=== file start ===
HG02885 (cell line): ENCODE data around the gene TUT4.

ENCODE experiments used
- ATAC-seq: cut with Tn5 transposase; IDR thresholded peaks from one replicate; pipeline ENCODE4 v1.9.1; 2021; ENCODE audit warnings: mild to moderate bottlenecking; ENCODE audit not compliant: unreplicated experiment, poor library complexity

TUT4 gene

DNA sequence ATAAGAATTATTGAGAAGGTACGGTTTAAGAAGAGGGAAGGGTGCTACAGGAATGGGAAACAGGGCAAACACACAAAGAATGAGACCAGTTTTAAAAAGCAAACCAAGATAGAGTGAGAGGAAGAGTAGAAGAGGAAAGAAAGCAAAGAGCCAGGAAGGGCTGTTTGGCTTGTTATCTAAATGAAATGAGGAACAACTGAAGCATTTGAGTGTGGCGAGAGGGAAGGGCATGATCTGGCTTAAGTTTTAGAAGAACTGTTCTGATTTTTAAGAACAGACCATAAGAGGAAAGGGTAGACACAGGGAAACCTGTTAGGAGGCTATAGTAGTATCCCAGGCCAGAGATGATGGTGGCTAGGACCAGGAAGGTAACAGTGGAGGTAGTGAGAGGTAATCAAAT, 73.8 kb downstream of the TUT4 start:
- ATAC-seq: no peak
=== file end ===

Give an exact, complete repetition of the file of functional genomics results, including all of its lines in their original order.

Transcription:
HG02885 (cell line): ENCODE data around the gene TUT4.

ENCODE experiments used
- ATAC-seq: cut with Tn5 transposase; IDR thresholded peaks from one replicate; pipeline ENCODE4 v1.9.1; 2021; ENCODE audit warnings: mild to moderate bottlenecking; ENCODE audit not compliant: unreplicated experiment, poor library complexity

TUT4 gene

DNA sequence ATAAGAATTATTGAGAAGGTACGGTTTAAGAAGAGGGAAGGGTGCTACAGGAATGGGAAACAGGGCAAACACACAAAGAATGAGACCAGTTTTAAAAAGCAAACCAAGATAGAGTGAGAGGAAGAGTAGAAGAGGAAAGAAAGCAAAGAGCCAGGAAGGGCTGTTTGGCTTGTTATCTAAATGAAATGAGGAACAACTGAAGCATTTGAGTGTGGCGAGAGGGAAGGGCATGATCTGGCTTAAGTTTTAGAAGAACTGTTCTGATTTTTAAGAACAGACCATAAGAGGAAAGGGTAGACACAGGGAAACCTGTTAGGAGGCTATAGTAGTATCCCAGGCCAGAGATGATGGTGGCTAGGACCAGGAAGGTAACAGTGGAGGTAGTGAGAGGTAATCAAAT, 73.8 kb downstream of the TUT4 start:
- ATAC-seq: no peak